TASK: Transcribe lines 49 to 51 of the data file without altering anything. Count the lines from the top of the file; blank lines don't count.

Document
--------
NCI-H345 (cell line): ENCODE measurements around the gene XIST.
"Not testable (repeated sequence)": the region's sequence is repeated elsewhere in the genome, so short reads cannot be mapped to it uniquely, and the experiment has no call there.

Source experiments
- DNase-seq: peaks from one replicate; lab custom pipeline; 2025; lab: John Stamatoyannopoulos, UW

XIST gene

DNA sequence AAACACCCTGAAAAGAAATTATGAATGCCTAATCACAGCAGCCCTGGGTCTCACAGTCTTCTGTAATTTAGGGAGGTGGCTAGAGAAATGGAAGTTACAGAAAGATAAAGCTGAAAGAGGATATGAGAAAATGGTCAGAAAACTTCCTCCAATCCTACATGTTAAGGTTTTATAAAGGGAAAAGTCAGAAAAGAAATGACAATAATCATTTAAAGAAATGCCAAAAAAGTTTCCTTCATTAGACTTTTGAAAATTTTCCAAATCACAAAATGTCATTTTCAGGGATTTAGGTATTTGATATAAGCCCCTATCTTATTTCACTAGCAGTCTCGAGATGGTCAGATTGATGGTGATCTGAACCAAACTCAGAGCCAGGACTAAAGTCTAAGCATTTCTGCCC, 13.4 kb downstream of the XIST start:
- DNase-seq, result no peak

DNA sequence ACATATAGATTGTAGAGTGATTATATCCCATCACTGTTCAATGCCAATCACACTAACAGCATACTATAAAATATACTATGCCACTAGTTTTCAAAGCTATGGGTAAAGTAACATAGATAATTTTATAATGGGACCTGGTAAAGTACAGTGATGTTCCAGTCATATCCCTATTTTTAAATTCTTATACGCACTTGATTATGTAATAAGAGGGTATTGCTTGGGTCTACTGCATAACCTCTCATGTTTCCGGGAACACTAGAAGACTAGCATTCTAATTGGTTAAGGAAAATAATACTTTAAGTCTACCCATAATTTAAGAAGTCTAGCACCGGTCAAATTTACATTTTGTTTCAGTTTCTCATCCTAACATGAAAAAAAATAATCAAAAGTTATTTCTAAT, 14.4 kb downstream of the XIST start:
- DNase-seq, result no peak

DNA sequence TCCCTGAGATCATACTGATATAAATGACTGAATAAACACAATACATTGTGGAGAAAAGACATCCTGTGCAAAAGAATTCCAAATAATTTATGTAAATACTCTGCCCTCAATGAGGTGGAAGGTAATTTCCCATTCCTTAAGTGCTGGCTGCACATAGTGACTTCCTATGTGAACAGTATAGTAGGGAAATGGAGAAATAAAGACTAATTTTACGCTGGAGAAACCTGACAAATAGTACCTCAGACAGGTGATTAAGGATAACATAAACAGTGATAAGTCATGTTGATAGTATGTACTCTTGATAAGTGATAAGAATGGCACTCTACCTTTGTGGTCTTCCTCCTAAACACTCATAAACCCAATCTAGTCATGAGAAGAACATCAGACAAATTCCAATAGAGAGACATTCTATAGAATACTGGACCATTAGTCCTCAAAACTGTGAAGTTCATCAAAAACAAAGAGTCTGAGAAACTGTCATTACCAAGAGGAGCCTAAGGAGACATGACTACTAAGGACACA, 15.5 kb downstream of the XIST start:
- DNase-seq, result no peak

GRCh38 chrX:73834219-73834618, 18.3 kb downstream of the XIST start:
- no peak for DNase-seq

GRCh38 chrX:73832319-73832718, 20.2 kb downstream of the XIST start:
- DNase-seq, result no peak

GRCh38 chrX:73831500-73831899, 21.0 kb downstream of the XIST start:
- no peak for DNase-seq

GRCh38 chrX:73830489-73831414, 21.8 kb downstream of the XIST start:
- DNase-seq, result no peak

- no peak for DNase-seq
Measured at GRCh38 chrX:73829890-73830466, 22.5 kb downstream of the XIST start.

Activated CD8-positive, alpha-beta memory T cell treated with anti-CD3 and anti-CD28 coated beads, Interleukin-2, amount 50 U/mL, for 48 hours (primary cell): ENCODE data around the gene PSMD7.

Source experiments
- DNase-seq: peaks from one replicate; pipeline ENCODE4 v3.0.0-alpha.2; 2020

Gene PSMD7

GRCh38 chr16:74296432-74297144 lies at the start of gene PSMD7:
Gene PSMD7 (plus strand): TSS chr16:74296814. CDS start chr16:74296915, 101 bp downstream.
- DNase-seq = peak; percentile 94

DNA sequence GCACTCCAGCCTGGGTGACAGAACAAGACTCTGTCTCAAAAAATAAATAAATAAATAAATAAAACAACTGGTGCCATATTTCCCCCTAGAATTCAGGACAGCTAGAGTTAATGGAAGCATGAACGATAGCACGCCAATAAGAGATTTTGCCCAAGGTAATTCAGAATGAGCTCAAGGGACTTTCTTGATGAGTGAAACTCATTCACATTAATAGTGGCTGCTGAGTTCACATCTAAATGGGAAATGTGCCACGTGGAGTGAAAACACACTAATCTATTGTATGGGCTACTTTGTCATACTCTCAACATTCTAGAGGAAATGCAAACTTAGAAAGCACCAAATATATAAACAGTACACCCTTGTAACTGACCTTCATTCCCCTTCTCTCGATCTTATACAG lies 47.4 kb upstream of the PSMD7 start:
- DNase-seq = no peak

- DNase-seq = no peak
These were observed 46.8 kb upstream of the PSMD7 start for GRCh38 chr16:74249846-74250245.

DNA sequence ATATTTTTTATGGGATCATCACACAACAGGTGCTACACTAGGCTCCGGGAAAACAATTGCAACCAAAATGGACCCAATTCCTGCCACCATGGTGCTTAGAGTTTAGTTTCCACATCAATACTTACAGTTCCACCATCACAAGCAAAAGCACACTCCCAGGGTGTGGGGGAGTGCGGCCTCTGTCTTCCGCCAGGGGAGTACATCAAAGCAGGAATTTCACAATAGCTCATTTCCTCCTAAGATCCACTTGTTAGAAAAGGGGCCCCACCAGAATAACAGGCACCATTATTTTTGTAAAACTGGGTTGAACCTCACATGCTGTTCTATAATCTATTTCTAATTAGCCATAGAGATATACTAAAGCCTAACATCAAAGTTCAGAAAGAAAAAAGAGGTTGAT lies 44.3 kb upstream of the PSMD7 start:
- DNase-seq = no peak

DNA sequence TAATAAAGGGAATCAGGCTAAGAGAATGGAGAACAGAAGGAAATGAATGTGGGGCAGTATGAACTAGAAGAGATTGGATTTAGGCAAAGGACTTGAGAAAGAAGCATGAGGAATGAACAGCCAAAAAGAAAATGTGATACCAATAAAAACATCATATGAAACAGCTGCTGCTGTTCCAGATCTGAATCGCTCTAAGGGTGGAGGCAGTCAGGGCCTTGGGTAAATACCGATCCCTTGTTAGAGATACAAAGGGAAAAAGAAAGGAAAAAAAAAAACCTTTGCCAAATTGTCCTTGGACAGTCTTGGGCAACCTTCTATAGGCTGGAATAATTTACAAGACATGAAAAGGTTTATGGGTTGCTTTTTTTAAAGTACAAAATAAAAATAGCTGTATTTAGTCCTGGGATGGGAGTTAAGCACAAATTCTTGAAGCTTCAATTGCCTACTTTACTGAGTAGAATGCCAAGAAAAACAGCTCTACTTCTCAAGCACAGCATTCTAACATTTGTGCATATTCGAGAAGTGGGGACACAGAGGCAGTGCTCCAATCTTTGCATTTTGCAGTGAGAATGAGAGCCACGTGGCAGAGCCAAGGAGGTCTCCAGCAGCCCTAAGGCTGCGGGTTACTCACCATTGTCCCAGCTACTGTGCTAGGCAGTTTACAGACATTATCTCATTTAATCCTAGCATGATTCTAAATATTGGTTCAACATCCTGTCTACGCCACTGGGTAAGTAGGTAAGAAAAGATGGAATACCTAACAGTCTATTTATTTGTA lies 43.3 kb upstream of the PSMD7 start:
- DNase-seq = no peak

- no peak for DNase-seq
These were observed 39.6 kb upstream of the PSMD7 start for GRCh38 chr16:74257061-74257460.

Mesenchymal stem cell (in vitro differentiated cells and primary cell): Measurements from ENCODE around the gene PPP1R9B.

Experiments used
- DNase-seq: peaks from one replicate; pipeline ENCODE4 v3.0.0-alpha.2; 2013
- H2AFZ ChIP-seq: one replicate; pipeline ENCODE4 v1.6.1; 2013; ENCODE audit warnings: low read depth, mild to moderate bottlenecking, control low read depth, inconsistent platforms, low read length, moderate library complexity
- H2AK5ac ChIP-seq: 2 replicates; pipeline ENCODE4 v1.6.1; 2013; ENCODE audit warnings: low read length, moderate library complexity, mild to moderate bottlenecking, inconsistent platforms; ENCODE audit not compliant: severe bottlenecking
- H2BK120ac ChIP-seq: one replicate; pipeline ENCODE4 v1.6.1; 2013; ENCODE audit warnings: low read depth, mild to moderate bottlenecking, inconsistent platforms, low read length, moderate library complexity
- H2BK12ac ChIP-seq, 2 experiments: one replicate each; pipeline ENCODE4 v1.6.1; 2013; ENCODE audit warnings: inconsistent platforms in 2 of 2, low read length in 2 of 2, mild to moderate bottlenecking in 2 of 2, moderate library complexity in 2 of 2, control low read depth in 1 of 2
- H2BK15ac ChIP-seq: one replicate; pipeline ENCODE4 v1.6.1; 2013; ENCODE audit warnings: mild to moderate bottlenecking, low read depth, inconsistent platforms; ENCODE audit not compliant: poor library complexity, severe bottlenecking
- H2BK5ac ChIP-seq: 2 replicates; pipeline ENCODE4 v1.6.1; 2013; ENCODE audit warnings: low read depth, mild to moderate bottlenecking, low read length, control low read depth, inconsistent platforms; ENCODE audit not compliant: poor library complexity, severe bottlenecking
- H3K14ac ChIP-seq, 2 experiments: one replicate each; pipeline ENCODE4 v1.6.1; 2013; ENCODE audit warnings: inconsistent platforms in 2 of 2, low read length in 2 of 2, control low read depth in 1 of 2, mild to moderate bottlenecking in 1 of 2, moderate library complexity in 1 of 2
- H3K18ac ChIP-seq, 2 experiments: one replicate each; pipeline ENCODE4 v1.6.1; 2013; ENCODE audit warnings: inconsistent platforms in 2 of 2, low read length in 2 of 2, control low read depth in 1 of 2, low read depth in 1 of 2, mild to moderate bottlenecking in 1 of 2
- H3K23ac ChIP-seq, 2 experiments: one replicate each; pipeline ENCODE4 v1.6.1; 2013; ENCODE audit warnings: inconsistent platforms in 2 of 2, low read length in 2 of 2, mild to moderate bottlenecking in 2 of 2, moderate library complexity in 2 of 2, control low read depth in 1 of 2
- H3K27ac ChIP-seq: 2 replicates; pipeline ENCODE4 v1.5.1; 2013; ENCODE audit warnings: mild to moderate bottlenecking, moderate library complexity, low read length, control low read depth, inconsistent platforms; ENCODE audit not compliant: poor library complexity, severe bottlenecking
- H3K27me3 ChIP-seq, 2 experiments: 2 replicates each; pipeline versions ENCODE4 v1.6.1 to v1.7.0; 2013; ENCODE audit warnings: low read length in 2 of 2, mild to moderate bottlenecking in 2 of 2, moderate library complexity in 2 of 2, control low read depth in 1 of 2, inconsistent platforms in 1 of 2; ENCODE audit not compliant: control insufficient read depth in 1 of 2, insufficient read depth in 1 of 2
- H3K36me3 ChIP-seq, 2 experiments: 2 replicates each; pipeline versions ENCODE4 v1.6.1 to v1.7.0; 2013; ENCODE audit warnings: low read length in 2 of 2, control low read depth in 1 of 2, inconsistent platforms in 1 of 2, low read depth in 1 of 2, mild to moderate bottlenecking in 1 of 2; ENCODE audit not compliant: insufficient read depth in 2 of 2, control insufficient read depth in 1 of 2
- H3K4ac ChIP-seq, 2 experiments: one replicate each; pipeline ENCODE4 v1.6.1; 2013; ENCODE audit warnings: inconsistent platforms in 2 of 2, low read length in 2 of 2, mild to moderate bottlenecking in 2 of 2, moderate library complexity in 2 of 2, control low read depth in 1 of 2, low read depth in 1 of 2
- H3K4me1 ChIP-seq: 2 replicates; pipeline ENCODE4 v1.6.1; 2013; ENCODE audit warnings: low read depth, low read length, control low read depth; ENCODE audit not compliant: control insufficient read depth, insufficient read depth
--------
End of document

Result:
- H3K18ac ChIP-seq, 2 experiments: one replicate each; pipeline ENCODE4 v1.6.1; 2013; ENCODE audit warnings: inconsistent platforms in 2 of 2, low read length in 2 of 2, control low read depth in 1 of 2, low read depth in 1 of 2, mild to moderate bottlenecking in 1 of 2
- H3K23ac ChIP-seq, 2 experiments: one replicate each; pipeline ENCODE4 v1.6.1; 2013; ENCODE audit warnings: inconsistent platforms in 2 of 2, low read length in 2 of 2, mild to moderate bottlenecking in 2 of 2, moderate library complexity in 2 of 2, control low read depth in 1 of 2
- H3K27ac ChIP-seq: 2 replicates; pipeline ENCODE4 v1.5.1; 2013; ENCODE audit warnings: mild to moderate bottlenecking, moderate library complexity, low read length, control low read depth, inconsistent platforms; ENCODE audit not compliant: poor library complexity, severe bottlenecking